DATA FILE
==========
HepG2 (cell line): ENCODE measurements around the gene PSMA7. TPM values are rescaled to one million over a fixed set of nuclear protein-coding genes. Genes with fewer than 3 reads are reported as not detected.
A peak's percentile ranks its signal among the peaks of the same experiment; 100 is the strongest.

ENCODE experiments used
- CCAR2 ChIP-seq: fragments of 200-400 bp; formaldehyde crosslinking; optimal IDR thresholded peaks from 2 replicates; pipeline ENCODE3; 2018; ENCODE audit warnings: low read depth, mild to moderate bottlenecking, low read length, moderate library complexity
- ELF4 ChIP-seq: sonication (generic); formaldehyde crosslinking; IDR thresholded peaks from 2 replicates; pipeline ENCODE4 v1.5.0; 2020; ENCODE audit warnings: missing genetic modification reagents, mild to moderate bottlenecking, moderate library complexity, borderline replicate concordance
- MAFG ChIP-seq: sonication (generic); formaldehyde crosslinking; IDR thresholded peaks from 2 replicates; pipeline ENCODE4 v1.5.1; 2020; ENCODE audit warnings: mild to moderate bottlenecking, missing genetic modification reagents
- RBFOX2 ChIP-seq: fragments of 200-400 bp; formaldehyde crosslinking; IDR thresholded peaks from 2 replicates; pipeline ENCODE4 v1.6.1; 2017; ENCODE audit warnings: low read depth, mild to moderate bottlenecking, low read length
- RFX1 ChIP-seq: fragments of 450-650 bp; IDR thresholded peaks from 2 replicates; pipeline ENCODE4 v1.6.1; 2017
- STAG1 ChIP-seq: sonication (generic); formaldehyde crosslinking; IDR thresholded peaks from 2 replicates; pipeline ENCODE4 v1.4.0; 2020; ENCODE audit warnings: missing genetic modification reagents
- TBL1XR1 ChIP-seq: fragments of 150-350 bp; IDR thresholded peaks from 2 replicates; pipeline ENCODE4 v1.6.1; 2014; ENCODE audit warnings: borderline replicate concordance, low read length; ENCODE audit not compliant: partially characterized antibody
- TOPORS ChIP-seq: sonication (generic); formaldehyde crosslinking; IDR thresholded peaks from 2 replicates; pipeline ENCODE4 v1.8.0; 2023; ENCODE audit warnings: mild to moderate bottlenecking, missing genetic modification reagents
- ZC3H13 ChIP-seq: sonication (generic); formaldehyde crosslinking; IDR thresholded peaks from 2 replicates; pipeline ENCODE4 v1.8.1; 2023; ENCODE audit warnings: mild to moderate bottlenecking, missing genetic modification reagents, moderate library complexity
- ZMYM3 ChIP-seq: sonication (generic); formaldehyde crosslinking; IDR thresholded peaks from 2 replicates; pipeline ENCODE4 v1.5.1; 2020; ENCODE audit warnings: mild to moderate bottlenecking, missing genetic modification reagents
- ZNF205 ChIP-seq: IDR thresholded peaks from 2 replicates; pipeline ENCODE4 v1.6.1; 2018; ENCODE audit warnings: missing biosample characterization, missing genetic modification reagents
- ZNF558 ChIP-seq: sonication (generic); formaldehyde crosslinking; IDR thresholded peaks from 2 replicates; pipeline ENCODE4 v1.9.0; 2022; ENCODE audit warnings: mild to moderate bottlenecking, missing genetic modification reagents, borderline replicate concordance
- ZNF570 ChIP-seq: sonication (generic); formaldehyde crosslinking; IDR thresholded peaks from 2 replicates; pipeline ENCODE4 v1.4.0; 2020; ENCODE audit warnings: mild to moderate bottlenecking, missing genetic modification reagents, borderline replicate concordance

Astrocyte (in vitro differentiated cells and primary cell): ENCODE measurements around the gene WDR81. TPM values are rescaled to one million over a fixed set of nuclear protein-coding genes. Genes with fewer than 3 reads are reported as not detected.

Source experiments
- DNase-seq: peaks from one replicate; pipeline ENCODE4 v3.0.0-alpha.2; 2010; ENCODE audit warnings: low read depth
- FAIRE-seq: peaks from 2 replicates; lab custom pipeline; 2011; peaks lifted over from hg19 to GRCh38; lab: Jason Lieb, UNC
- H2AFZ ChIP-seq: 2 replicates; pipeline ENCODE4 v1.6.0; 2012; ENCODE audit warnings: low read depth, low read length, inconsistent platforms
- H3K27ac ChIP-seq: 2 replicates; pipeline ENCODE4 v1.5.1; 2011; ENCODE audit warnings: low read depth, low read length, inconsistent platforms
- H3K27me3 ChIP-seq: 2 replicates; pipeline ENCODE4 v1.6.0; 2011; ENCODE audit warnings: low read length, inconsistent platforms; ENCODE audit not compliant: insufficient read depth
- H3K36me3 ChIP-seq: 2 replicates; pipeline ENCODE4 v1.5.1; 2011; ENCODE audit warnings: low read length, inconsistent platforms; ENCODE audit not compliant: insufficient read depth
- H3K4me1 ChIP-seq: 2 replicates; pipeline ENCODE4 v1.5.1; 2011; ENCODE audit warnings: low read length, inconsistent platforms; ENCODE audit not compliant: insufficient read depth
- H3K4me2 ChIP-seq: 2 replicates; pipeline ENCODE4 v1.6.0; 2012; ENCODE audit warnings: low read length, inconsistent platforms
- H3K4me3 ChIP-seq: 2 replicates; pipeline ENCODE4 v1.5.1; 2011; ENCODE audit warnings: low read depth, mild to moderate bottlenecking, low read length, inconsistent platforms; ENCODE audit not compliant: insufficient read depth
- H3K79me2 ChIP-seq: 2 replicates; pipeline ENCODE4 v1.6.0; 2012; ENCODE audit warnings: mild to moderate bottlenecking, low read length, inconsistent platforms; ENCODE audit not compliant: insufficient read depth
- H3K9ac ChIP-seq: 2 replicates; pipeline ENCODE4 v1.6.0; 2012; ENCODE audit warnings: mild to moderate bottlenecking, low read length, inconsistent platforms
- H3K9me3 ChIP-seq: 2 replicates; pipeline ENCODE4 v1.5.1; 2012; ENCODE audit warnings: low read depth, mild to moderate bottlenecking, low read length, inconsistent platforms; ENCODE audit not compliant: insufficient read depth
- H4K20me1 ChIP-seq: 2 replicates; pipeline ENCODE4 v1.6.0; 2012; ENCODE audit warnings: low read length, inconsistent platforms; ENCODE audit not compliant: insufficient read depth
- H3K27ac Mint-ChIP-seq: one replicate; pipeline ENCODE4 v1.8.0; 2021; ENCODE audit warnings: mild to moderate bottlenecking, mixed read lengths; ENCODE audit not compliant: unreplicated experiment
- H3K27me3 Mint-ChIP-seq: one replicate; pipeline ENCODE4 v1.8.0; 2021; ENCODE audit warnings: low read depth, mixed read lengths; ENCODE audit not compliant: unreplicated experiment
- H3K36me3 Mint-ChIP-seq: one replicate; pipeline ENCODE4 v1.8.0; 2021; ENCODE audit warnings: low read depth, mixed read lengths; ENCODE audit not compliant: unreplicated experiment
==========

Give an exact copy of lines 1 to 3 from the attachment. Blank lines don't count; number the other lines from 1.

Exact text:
HepG2 (cell line): ENCODE measurements around the gene PSMA7. TPM values are rescaled to one million over a fixed set of nuclear protein-coding genes. Genes with fewer than 3 reads are reported as not detected.
A peak's percentile ranks its signal among the peaks of the same experiment; 100 is the strongest.

ENCODE experiments used